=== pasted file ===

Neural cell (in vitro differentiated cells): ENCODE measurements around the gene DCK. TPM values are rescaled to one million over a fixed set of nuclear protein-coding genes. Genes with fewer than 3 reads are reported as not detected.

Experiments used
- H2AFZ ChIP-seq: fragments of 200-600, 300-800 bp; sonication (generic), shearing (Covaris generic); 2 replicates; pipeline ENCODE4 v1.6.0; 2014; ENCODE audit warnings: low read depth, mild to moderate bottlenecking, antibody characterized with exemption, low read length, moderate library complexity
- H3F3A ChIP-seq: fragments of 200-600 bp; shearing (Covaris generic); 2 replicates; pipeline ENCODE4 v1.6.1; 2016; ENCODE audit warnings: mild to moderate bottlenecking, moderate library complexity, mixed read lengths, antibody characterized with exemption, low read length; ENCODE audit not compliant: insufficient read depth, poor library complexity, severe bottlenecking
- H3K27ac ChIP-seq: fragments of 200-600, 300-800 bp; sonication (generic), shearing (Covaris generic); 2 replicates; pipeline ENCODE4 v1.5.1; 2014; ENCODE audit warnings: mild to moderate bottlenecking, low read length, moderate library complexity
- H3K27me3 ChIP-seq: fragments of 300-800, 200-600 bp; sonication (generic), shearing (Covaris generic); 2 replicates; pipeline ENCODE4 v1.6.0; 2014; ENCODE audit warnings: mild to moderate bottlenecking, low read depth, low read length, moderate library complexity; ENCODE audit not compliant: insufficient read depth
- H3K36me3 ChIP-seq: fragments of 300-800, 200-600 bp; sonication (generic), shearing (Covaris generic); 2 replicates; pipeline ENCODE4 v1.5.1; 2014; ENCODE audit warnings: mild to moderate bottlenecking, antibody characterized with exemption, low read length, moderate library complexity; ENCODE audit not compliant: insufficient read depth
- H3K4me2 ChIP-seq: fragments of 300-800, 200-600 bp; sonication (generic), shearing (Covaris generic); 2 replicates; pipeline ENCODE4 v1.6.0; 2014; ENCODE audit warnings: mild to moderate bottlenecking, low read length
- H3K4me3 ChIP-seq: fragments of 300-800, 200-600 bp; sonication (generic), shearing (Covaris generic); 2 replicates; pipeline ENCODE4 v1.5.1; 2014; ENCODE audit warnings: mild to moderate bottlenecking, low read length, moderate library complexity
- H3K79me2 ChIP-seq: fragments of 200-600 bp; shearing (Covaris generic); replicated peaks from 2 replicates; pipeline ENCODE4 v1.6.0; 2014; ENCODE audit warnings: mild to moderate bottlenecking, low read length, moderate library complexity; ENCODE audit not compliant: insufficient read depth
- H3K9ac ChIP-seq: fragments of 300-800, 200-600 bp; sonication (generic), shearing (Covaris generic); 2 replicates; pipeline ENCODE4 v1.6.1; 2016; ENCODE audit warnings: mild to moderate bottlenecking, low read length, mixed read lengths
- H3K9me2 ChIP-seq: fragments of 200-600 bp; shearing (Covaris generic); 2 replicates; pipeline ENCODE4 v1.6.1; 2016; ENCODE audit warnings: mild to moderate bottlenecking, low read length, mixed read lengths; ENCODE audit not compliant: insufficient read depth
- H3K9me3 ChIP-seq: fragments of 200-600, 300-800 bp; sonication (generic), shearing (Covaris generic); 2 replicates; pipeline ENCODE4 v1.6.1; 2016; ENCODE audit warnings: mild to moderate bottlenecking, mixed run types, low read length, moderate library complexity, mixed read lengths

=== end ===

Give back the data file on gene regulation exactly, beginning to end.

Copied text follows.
Neural cell (in vitro differentiated cells): ENCODE measurements around the gene DCK. TPM values are rescaled to one million over a fixed set of nuclear protein-coding genes. Genes with fewer than 3 reads are reported as not detected.

Experiments used
- H2AFZ ChIP-seq: fragments of 200-600, 300-800 bp; sonication (generic), shearing (Covaris generic); 2 replicates; pipeline ENCODE4 v1.6.0; 2014; ENCODE audit warnings: low read depth, mild to moderate bottlenecking, antibody characterized with exemption, low read length, moderate library complexity
- H3F3A ChIP-seq: fragments of 200-600 bp; shearing (Covaris generic); 2 replicates; pipeline ENCODE4 v1.6.1; 2016; ENCODE audit warnings: mild to moderate bottlenecking, moderate library complexity, mixed read lengths, antibody characterized with exemption, low read length; ENCODE audit not compliant: insufficient read depth, poor library complexity, severe bottlenecking
- H3K27ac ChIP-seq: fragments of 200-600, 300-800 bp; sonication (generic), shearing (Covaris generic); 2 replicates; pipeline ENCODE4 v1.5.1; 2014; ENCODE audit warnings: mild to moderate bottlenecking, low read length, moderate library complexity
- H3K27me3 ChIP-seq: fragments of 300-800, 200-600 bp; sonication (generic), shearing (Covaris generic); 2 replicates; pipeline ENCODE4 v1.6.0; 2014; ENCODE audit warnings: mild to moderate bottlenecking, low read depth, low read length, moderate library complexity; ENCODE audit not compliant: insufficient read depth
- H3K36me3 ChIP-seq: fragments of 300-800, 200-600 bp; sonication (generic), shearing (Covaris generic); 2 replicates; pipeline ENCODE4 v1.5.1; 2014; ENCODE audit warnings: mild to moderate bottlenecking, antibody characterized with exemption, low read length, moderate library complexity; ENCODE audit not compliant: insufficient read depth
- H3K4me2 ChIP-seq: fragments of 300-800, 200-600 bp; sonication (generic), shearing (Covaris generic); 2 replicates; pipeline ENCODE4 v1.6.0; 2014; ENCODE audit warnings: mild to moderate bottlenecking, low read length
- H3K4me3 ChIP-seq: fragments of 300-800, 200-600 bp; sonication (generic), shearing (Covaris generic); 2 replicates; pipeline ENCODE4 v1.5.1; 2014; ENCODE audit warnings: mild to moderate bottlenecking, low read length, moderate library complexity
- H3K79me2 ChIP-seq: fragments of 200-600 bp; shearing (Covaris generic); replicated peaks from 2 replicates; pipeline ENCODE4 v1.6.0; 2014; ENCODE audit warnings: mild to moderate bottlenecking, low read length, moderate library complexity; ENCODE audit not compliant: insufficient read depth
- H3K9ac ChIP-seq: fragments of 300-800, 200-600 bp; sonication (generic), shearing (Covaris generic); 2 replicates; pipeline ENCODE4 v1.6.1; 2016; ENCODE audit warnings: mild to moderate bottlenecking, low read length, mixed read lengths
- H3K9me2 ChIP-seq: fragments of 200-600 bp; shearing (Covaris generic); 2 replicates; pipeline ENCODE4 v1.6.1; 2016; ENCODE audit warnings: mild to moderate bottlenecking, low read length, mixed read lengths; ENCODE audit not compliant: insufficient read depth
- H3K9me3 ChIP-seq: fragments of 200-600, 300-800 bp; sonication (generic), shearing (Covaris generic); 2 replicates; pipeline ENCODE4 v1.6.1; 2016; ENCODE audit warnings: mild to moderate bottlenecking, mixed run types, low read length, moderate library complexity, mixed read lengths